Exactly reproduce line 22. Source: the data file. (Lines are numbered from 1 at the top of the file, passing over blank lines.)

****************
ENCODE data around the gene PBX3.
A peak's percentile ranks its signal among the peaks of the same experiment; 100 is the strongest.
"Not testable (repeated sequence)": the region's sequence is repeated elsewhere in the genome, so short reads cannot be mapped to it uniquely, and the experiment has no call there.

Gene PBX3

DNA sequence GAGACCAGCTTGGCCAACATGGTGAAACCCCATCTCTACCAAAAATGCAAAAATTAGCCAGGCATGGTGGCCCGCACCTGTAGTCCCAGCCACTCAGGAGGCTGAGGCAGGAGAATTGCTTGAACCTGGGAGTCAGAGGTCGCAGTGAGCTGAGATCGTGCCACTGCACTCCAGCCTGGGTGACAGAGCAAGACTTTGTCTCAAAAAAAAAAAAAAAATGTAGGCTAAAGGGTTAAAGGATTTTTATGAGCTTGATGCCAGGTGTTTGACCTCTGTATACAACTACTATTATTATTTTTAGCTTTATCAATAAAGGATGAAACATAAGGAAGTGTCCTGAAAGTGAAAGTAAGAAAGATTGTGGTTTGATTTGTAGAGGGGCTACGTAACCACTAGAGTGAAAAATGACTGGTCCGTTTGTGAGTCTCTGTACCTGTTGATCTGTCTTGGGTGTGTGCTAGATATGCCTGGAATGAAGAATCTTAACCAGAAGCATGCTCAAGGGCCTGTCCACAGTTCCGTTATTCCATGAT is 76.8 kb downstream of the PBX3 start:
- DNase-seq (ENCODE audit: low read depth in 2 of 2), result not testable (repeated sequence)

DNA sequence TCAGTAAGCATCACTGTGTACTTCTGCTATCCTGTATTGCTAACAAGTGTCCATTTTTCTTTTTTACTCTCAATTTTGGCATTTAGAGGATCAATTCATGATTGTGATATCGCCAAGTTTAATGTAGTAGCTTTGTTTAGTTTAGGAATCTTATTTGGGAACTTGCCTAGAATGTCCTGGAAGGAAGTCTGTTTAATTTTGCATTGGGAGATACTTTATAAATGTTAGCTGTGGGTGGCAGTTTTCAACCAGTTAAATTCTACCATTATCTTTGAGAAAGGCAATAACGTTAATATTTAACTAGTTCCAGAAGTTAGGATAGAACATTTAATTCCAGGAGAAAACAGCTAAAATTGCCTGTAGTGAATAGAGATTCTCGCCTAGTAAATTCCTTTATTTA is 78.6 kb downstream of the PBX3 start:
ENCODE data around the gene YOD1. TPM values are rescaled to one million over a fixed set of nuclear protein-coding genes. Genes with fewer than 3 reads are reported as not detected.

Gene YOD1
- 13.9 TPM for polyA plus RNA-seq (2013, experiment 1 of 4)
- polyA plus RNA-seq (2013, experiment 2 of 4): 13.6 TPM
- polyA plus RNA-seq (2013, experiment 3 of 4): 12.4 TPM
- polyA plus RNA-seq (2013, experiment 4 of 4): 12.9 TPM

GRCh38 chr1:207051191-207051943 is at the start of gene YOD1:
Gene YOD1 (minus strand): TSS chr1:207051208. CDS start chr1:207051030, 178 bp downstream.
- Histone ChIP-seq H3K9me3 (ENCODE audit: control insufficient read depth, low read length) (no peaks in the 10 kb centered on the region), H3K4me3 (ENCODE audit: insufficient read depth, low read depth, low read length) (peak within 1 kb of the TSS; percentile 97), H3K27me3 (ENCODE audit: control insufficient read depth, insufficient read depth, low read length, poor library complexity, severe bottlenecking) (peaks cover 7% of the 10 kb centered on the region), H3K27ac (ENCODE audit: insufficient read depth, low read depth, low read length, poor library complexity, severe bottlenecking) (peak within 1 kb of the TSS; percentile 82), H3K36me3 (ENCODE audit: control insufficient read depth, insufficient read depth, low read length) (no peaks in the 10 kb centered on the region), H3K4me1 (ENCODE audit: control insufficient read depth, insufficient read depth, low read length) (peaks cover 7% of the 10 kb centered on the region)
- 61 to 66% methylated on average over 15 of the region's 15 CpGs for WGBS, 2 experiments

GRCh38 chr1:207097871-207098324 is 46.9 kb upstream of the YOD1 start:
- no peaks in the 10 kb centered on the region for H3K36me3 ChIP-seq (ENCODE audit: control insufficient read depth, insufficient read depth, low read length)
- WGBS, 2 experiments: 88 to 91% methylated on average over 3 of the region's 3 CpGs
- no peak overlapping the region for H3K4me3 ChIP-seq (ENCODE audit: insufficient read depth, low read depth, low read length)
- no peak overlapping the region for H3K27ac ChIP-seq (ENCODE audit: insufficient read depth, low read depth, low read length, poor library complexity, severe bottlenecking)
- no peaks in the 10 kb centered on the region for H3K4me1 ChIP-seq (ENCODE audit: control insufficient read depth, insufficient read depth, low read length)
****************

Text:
- no peak overlapping the region for H3K27ac ChIP-seq (ENCODE audit: insufficient read depth, low read depth, low read length, poor library complexity, severe bottlenecking)